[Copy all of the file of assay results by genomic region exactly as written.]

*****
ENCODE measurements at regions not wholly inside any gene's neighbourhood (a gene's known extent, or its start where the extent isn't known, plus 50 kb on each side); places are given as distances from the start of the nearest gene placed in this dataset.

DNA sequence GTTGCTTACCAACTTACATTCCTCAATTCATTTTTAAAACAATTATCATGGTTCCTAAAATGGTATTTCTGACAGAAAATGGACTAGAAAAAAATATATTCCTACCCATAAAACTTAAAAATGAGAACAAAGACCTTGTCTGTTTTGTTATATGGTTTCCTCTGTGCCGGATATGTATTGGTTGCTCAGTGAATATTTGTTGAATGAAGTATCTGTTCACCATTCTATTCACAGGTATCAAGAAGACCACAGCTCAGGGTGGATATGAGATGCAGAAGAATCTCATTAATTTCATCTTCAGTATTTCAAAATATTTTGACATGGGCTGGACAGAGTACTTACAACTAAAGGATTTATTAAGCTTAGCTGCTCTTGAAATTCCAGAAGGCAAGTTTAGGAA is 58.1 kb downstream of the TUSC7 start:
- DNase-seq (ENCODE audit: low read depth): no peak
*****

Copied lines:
ENCODE measurements at regions not wholly inside any gene's neighbourhood (a gene's known extent, or its start where the extent isn't known, plus 50 kb on each side); places are given as distances from the start of the nearest gene placed in this dataset.

DNA sequence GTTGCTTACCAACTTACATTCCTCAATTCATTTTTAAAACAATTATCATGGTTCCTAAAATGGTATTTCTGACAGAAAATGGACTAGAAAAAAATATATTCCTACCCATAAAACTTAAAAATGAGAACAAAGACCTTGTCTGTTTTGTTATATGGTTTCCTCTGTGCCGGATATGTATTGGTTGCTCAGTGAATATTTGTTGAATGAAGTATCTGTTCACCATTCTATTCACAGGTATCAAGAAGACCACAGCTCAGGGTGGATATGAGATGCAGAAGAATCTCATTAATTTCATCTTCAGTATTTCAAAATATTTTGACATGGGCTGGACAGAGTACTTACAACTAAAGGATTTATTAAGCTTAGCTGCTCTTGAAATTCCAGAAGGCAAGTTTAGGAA is 58.1 kb downstream of the TUSC7 start:
- DNase-seq (ENCODE audit: low read depth): no peak